The waterslides will continue to operate for now although the long-range plan is that they will be phased out, said district Park Planner Celia McCarthy. The current operator, Glenn Kierstead, has an agreement that will last until end of this season, and then the district will accept new proposals to run the waterslides.
"Of course the current operator will be welcome to participate in that," McCarthy said.
Since the original 1981 agreement expired several years ago, the waterslides have been operating on a year-to-year basis, she explained. Now the district wants a five-year agreement with an option for either the operator or the district to extend it.
The Shadow Cliffs review began after the California Splash Water Park project to expand the waterslides was dropped, in 2008. The review resulted in the plan finally approved Tuesday, which calls for installing picnic sites on the former California Splash site, along with measures to create a more natural landscape in the areas that were once quarries.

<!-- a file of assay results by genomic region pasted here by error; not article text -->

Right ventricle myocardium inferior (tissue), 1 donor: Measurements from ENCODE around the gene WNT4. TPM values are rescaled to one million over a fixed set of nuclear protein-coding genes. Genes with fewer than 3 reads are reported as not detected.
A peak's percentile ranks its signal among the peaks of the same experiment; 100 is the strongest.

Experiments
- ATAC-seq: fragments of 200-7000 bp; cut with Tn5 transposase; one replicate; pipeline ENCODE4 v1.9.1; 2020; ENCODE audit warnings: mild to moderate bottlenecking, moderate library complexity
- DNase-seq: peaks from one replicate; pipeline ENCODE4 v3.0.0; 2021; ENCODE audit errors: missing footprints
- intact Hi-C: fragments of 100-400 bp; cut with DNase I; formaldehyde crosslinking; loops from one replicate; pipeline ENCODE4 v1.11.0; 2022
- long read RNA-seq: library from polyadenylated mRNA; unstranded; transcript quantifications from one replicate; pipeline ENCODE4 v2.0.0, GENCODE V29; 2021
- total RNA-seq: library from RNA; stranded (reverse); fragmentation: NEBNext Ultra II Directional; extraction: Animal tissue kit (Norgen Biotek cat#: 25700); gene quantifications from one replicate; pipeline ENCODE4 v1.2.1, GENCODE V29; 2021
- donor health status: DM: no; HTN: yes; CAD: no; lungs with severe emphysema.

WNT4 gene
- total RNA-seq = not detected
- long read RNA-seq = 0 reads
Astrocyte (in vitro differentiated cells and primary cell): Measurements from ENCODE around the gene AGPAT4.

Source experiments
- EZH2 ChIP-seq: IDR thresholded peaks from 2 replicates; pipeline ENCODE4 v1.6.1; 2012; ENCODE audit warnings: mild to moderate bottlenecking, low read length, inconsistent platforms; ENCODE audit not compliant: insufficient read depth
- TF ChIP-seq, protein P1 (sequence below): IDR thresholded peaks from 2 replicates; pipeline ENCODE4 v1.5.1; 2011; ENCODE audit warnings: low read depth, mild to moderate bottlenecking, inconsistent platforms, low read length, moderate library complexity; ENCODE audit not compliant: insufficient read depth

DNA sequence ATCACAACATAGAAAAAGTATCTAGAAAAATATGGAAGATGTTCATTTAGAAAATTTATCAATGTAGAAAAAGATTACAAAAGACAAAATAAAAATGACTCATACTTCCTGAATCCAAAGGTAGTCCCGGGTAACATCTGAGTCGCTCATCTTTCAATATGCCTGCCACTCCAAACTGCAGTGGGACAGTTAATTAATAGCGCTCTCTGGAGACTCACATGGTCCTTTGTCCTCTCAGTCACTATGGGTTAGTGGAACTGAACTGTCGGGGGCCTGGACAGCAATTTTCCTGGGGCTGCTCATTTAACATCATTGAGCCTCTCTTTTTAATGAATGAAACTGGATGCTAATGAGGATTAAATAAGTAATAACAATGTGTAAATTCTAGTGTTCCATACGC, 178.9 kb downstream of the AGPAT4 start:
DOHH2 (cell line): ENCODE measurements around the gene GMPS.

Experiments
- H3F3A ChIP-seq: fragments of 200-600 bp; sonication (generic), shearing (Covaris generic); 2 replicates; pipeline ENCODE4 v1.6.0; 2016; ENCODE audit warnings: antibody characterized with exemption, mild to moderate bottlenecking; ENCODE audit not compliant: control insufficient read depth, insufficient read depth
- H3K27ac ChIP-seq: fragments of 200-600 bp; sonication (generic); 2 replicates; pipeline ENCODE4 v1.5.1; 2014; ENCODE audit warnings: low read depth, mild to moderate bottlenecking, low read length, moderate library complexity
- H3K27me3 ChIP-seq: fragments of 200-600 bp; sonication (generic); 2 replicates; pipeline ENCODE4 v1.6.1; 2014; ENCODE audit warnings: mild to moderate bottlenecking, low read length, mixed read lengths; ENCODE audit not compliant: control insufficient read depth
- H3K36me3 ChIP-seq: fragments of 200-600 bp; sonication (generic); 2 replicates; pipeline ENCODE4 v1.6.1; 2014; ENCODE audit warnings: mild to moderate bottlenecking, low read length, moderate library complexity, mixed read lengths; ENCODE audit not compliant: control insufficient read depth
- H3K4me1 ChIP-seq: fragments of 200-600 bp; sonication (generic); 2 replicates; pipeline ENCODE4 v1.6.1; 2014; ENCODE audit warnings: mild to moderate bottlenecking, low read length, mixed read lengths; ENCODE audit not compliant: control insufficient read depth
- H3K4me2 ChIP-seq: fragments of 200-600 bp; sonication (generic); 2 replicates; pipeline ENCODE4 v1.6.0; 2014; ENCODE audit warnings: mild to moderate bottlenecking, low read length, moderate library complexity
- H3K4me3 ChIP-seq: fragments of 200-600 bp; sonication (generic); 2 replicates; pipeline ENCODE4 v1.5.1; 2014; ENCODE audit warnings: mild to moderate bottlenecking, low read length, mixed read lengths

The plan is a long-term vision, McCarthy noted.
"What's good is once we have the plans in place we can go out and seek funding for a project," she said.
Some parts of the plan are less expensive to implement, she added, such as the shade pavilions near the beach. The educational elements have the backing of the Friends of Shadow Cliffs, which could also seek funding.
"It depends on who gets involved and how they advocate for those things," McCarthy said.
The Park District staff gathered questions and comments at four meetings earlier this year plus received several dozen in emails and letters, which, in some cases, resulted in revisions to the plan. Plans to phase out the waterslides drew negative feedback from some members of the community who pointed out that they supplied jobs for youths and fun recreation.
The district acknowledged that the waterslides provide an attractive activity and jobs for area youths and noted that it had supported the expansion of the waterslide concession during the 2002 Land Use Plan Amendment. But when plans were dropped for the California Splash project, district staff came to believe that the existing waterslides are not sustainable, in the long term.
Improvements in the beach area, to improve safety and crowd control, include re-designing and remodeling existing aquatics offices, storage areas, restrooms and changing rooms, and installing shelters to serve as shade or protection against the rain.